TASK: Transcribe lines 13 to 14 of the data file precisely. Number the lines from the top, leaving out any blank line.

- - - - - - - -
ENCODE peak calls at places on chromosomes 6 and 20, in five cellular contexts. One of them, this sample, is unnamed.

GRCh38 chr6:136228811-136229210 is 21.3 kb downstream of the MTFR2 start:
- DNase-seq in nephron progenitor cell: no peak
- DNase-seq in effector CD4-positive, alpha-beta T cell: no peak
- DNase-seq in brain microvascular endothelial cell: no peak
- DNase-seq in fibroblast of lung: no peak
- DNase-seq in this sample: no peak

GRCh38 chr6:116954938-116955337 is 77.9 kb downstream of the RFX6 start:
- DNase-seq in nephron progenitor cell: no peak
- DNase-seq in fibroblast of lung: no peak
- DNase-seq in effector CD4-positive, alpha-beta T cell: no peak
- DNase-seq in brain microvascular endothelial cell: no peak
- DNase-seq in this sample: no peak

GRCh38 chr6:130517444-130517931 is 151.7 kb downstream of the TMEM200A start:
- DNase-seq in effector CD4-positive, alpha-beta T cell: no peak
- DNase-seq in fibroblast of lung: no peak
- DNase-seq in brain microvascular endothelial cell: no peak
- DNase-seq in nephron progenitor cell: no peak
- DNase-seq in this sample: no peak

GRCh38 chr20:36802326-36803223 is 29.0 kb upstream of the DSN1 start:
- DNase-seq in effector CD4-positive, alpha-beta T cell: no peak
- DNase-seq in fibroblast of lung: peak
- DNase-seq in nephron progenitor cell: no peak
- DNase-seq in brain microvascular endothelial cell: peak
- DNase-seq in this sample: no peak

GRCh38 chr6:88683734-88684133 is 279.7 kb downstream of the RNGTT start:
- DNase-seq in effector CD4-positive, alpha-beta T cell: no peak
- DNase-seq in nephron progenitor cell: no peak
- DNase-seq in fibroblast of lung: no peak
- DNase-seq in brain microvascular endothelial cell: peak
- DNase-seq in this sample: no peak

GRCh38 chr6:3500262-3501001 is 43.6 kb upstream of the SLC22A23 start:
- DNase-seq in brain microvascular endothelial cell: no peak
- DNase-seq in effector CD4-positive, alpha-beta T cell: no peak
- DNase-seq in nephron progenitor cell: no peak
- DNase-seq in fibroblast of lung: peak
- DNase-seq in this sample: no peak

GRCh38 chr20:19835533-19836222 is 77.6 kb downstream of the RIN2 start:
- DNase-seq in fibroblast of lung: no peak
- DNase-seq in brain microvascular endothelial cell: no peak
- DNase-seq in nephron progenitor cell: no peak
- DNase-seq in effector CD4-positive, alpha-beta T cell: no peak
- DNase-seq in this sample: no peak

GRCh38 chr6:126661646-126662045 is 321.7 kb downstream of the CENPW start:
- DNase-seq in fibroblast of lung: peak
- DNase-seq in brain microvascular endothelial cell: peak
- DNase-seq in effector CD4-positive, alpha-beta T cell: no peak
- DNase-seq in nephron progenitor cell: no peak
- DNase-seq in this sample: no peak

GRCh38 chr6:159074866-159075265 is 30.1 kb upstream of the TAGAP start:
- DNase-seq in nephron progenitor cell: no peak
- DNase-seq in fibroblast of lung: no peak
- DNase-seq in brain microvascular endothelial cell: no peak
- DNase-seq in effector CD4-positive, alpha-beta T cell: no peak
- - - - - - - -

- DNase-seq in this sample: no peak

GRCh38 chr6:130517444-130517931 is 151.7 kb downstream of the TMEM200A start: